A Fool's Utopia 03.07.13: Must See Horror - The 70s
Posted by Ron Martin on 03.07.2013
This week in one man's utopia, we take a look at the must see horror films released during the 1970s, JJ Abrams directing Star Wars, The Worst Cooks in America and the urban legend of whether or not a video exists for Dj Jazzy Jeff and the Fresh Prince's "Nightmare on My Street."
I am going to set aside my nostalgia for all things 1980s aside for the moment and face some truths. Broken down by decades, the 1970s was by and far the best for horror. Sorry kids, that's not debatable. This will be the longest of the lists. Again, this isn't a list of really good horror movies or horror movies I love. This is a list of horror movies that if you tell me that you are a horror fan, I would expect you to have seen.
The Exorcist, 1973
Today's horror movie goer may not understand why The Exorcist was such a big deal in the 70s. It has a very 70s pacing about it and what was considered "pushing the edge" may feel tame to the kids that grew up with Saw and Hostel. A movie that had its audiences passing out and getting sick no matter what the time period is a horror movie that you need to see. Not to mention that there has been a rash of exorcism movies in the last decade mostly due to the 25th anniversary of The Exorcist. Plain and simple, there isn't an exorcism horror movie that isn't influenced by The Exorcist.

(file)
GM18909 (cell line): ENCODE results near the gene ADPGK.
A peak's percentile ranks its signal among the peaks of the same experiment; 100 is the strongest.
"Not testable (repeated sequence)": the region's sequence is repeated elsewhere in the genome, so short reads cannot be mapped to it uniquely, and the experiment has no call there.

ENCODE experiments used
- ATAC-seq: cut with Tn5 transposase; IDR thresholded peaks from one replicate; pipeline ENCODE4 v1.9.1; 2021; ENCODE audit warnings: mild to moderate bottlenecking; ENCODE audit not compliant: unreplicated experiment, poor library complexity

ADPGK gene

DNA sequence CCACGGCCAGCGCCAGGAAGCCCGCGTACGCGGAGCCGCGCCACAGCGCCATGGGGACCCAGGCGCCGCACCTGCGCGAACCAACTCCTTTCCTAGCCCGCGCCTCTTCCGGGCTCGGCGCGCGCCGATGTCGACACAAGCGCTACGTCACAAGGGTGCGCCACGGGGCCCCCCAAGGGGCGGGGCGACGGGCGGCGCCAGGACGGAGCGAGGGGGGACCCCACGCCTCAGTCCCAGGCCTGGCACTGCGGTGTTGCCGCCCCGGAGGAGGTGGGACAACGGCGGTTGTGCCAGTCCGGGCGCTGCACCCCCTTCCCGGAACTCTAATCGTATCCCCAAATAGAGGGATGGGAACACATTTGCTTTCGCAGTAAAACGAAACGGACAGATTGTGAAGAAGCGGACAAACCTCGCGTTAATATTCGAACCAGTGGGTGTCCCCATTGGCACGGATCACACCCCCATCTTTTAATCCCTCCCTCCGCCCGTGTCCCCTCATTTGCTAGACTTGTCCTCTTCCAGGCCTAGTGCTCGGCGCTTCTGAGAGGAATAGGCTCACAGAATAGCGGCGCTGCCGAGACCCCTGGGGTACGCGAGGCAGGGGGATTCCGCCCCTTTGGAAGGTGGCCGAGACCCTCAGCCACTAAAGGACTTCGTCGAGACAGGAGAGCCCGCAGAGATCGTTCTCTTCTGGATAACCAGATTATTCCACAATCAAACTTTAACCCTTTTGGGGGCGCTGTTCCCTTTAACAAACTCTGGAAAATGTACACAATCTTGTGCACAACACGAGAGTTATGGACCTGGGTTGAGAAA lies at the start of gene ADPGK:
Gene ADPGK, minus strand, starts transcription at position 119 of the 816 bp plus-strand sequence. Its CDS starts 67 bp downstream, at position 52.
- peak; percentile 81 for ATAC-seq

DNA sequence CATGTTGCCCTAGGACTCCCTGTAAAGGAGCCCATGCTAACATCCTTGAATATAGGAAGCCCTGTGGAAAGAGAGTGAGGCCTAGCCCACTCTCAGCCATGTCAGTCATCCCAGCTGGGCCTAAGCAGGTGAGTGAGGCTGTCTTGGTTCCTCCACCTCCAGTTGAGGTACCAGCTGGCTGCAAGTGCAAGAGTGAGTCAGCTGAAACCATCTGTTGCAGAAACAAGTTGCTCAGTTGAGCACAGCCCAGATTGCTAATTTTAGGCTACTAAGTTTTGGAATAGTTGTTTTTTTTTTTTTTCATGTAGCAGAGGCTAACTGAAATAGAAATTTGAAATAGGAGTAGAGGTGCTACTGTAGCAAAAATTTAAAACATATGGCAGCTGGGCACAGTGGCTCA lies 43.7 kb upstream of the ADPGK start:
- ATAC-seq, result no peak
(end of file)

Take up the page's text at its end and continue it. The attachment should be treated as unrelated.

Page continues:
The Texas Chainsaw Massacre, 1974
Remember mostly for the antics and story of Leatherface, The Texas Chainsaw Massacre was a gritty and disturbing film. It may not have made the audience quite as uncomfortable as The Exorcist, but it came close. It also introduced the chainsaw as a deadly weapon that has been used at the end of every commercial haunted house in history ever since. Many have attempted to duplicate the feel that Tobe Hooper created. Even Hooper himself hasn't been able to duplicate it.
Black Christmas, 1974
This is must see just because it basically sets up the formula for the modern day slasher flick that would be used for the next 30+ years. The fact that the prank calls are still creepy and we still don't know the motive of the killer is a boon to how well this film was made. While they may have been present earlier, slasher cliches like inept police officers, deliquents getting killed off one at a time and killer POV was all put together in this film, thus beginning the evolution of the slasher flick as we know it today.